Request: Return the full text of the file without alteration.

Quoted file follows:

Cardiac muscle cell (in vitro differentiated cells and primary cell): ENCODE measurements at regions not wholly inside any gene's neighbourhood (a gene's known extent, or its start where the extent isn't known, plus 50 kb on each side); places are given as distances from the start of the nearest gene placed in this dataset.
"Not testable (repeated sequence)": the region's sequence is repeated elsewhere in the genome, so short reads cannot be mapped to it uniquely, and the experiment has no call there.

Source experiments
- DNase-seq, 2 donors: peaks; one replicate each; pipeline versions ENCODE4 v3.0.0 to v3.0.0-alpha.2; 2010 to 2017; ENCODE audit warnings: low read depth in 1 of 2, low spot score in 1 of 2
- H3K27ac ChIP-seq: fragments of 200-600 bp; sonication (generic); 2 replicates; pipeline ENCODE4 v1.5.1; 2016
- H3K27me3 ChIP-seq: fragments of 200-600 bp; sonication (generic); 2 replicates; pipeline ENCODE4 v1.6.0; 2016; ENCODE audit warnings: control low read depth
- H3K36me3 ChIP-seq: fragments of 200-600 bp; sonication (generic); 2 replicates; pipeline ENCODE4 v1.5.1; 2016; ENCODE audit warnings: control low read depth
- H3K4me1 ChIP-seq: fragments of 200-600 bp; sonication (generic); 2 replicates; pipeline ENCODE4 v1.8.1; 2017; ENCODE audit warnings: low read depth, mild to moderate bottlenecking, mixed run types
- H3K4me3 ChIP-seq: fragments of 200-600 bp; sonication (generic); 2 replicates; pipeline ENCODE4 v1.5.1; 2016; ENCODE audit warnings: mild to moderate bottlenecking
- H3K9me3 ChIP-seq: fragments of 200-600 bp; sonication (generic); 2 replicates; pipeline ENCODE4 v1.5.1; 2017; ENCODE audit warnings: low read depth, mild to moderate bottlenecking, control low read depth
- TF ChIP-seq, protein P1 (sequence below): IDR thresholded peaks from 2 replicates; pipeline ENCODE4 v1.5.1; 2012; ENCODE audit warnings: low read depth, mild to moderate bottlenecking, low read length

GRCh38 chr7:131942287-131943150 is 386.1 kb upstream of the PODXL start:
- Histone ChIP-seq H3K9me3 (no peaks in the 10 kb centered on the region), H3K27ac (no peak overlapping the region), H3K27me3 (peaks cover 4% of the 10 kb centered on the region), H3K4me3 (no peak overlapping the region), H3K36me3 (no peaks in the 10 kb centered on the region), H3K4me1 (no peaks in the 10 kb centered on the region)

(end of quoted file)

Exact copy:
Cardiac muscle cell (in vitro differentiated cells and primary cell): ENCODE measurements at regions not wholly inside any gene's neighbourhood (a gene's known extent, or its start where the extent isn't known, plus 50 kb on each side); places are given as distances from the start of the nearest gene placed in this dataset.
"Not testable (repeated sequence)": the region's sequence is repeated elsewhere in the genome, so short reads cannot be mapped to it uniquely, and the experiment has no call there.

Source experiments
- DNase-seq, 2 donors: peaks; one replicate each; pipeline versions ENCODE4 v3.0.0 to v3.0.0-alpha.2; 2010 to 2017; ENCODE audit warnings: low read depth in 1 of 2, low spot score in 1 of 2
- H3K27ac ChIP-seq: fragments of 200-600 bp; sonication (generic); 2 replicates; pipeline ENCODE4 v1.5.1; 2016
- H3K27me3 ChIP-seq: fragments of 200-600 bp; sonication (generic); 2 replicates; pipeline ENCODE4 v1.6.0; 2016; ENCODE audit warnings: control low read depth
- H3K36me3 ChIP-seq: fragments of 200-600 bp; sonication (generic); 2 replicates; pipeline ENCODE4 v1.5.1; 2016; ENCODE audit warnings: control low read depth
- H3K4me1 ChIP-seq: fragments of 200-600 bp; sonication (generic); 2 replicates; pipeline ENCODE4 v1.8.1; 2017; ENCODE audit warnings: low read depth, mild to moderate bottlenecking, mixed run types
- H3K4me3 ChIP-seq: fragments of 200-600 bp; sonication (generic); 2 replicates; pipeline ENCODE4 v1.5.1; 2016; ENCODE audit warnings: mild to moderate bottlenecking
- H3K9me3 ChIP-seq: fragments of 200-600 bp; sonication (generic); 2 replicates; pipeline ENCODE4 v1.5.1; 2017; ENCODE audit warnings: low read depth, mild to moderate bottlenecking, control low read depth
- TF ChIP-seq, protein P1 (sequence below): IDR thresholded peaks from 2 replicates; pipeline ENCODE4 v1.5.1; 2012; ENCODE audit warnings: low read depth, mild to moderate bottlenecking, low read length

GRCh38 chr7:131942287-131943150 is 386.1 kb upstream of the PODXL start:
- Histone ChIP-seq H3K9me3 (no peaks in the 10 kb centered on the region), H3K27ac (no peak overlapping the region), H3K27me3 (peaks cover 4% of the 10 kb centered on the region), H3K4me3 (no peak overlapping the region), H3K36me3 (no peaks in the 10 kb centered on the region), H3K4me1 (no peaks in the 10 kb centered on the region)